State of the Map/Planning/Scoring session proposals
This step covers the scoring of the session proposals. The final selection and development of a progam is covered elsewhere.
The main steps are:
- Decide if you want to use just a selection committee, or a committee plus public scoring.
- Establish a broad selection committee.
- Prepare the proposals for scoring (prepare the spreadsheet/survey).
- Gather scores
Before you start, you should familiarise yourself with the information below. The State of the Map working group has copies from previous years that it can share on request. You may also want to review the guidance of other events such as FOSS4G.
Committee vs Public
Traditionally the international State of the Map has used a small selection committee to score the proposals and make final selections. An alternate approach is to have a public mechanism for scoring the talks. This brings some advantages and disadvantages:
- You get a lot of people involved, quickly.
- It is a good way to build community engagement.
- It enables you to keep the selection committee to a small number of people (which will keep discussions brief).
- The people who participate might not be the people who attend SotM.
- You don't know if it represents a balance of views (see the vision).
- Technically more challenging (requires specialist survey tools).
- Could gives the impression of a binding vote.
If a public survey is used then this should always be in addtion to the selection committee. The results should be used as guidance and not a binding vote.
Forming a committee
A selection committee needs to be formed in order to assess the session proposals and select the successful talks and workshops for inclusion in the program. Depending upon the number of proposals received, the selection committee should be between 5 and 10 people.
The committee should include members from the permanent (remote) State of the Map working group, in addition to members from the local host community. It may also include people from outside the State of the Map working group in order to bring in certain expertise. The aim is to have a group that represents a wide range of people and interests and covers the areas set out in the vision.
The selection committee should be formed as early as possible (during or before the call for proposals).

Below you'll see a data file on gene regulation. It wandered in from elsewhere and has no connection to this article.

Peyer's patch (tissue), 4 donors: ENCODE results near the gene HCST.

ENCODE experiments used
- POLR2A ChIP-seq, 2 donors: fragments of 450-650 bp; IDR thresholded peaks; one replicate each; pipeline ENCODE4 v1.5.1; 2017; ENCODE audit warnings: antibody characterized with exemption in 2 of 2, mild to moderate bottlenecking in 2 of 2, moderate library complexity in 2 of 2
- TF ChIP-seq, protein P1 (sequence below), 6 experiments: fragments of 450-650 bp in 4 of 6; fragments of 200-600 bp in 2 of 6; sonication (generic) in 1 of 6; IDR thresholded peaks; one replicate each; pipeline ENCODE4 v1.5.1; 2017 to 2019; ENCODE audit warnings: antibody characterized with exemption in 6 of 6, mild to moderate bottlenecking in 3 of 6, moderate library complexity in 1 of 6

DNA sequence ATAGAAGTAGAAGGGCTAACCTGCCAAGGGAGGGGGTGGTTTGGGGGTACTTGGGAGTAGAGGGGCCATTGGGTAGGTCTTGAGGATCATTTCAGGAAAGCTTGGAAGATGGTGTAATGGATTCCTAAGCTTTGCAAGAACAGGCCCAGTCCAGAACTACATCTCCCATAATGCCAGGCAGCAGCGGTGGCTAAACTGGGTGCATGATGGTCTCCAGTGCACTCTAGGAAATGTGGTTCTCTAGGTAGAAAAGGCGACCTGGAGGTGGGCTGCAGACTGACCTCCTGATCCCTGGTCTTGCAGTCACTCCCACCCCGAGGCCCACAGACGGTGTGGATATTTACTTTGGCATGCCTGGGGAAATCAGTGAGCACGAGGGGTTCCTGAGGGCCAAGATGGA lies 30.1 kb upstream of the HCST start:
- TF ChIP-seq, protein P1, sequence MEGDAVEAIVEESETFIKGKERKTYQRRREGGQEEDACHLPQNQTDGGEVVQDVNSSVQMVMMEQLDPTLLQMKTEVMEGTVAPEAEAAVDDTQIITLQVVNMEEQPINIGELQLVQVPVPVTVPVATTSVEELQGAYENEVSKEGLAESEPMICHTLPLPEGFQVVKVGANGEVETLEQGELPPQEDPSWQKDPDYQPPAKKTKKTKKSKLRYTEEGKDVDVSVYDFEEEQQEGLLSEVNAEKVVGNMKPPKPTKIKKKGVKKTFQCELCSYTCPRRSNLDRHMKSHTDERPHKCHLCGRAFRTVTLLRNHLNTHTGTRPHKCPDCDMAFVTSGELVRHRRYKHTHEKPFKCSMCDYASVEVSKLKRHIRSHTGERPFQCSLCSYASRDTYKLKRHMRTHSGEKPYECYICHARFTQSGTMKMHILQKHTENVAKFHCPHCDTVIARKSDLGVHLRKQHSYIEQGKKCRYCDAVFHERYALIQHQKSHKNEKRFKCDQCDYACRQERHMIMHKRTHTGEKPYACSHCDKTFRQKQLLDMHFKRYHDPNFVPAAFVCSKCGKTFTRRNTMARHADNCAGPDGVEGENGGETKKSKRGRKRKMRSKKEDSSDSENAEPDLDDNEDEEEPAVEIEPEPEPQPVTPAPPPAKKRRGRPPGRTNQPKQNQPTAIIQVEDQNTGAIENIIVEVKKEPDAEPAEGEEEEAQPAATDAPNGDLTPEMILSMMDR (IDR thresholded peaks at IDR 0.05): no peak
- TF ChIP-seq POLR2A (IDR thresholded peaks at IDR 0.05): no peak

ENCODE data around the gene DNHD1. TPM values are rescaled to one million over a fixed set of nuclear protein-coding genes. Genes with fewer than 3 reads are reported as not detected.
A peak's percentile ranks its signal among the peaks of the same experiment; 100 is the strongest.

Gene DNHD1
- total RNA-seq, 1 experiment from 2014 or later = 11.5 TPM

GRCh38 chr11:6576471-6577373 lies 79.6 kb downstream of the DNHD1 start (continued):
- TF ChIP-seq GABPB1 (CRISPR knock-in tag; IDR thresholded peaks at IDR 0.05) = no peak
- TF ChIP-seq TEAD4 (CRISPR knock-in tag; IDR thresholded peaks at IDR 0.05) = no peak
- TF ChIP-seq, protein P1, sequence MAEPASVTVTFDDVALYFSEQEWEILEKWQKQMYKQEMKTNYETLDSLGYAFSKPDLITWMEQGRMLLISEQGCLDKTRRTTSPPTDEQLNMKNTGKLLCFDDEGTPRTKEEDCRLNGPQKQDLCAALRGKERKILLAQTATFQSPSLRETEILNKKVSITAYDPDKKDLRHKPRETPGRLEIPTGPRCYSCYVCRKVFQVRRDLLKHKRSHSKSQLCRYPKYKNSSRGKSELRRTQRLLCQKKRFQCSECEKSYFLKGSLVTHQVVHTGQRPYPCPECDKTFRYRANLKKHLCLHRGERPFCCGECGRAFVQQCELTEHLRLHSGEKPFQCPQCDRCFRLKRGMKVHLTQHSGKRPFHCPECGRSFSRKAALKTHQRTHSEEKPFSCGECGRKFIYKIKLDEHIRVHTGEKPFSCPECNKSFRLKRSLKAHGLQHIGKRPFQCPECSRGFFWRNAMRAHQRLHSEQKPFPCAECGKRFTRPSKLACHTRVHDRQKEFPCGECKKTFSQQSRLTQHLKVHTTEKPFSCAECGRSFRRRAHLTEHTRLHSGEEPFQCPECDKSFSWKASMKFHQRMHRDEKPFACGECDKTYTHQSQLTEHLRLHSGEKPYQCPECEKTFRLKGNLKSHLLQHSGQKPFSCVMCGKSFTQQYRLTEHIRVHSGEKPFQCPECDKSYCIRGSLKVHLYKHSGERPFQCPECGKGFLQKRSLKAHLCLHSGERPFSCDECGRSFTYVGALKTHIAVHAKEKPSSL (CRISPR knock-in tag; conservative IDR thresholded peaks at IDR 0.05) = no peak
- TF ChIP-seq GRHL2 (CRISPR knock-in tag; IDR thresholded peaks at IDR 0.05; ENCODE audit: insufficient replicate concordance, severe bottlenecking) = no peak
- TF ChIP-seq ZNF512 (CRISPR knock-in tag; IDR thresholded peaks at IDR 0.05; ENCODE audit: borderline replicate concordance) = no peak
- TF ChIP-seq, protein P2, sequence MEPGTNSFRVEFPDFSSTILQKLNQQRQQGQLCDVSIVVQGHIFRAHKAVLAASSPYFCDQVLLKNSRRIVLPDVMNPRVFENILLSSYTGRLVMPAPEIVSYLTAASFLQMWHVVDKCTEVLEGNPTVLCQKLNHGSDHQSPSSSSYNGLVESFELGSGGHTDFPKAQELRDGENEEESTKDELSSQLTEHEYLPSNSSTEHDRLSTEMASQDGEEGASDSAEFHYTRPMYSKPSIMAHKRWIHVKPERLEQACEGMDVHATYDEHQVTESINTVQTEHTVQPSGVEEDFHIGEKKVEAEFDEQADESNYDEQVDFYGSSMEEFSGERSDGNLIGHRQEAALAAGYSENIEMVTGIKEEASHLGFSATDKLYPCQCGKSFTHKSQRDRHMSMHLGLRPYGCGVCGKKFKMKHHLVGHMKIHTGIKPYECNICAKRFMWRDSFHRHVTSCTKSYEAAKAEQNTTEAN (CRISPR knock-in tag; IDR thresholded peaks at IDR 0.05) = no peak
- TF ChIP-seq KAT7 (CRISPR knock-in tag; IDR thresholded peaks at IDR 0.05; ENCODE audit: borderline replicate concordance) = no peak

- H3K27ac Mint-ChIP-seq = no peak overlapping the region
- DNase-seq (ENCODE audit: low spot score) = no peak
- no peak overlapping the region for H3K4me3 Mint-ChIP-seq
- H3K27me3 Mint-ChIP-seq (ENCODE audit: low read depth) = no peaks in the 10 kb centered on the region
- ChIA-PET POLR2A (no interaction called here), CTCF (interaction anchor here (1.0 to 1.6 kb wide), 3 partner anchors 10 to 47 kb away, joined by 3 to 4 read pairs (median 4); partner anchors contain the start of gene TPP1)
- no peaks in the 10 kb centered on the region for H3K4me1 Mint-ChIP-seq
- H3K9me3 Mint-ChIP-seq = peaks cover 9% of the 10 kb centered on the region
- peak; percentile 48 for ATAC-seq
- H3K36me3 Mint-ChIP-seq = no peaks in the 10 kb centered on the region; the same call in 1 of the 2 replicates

These are the key process steps. They are broadly in line with the scholarship scoring process.
- The application form is closed to new applicants.
- Prepare the spreadsheet:
- Sort the data by proposal type (Talk, Lightning talk, Workshop). This helps compare proposals from the same session type.
- A "ref" (reference) column. This makes it easier to refer to specific proposals. You may want separate references for Talks (T1, T2, ...), Lightning Talks (L1, L2,...) and Workshops (W1, W2,...).
- A copy of the responses is made (e.g. by duplicating the worksheet) and the original is protected to prevent changes (e.g. by using the "protect range" setting within the spreadsheet). The copy becomes the new working sheet. You may want to separate out Talks, Lightning Talks and Workshops on to separate sheets at this stage.
- On the working sheet(s) extra columns may be added to better present the data (e.g. to split out multiple checkbox selections into individual columns).
- Extra columns are added for each member of the selection committee (to add their scores).
- Score the written responses:
- Each member reads and scores the proposals. Scoring is a simple "yes", "no" or "maybe" (scored as +1, -1 and 0 respectively).
- If there are too many proposals then it is possible to reduce the workload. For example one selection committee subgroup can score the first half of the applicants, whilst the other subgroup scores the remainder. It is worth ensuring that at least 4 people score each proposal.
For State of the Map 2016 we trialled a public scoring mechanism (in addition to the selection committee). The OSM community was asked to score the talks (i.e. excluding workshops) which appeared in a randomised order and were anonymised. They could score as many or as few as they had time for and scoring was based on three levels ("Not Interested", "Slightly Interested", and "Very Interested"). Circa 190 people participated and on average, each talk was scored by 47 people.
The results of this were not used directly, but did help to guide the selection committee. If this approach is to be repeated then we should review the comments here (restricted access) and seek feedback from others who run a similar process (e.g. FOSS4G).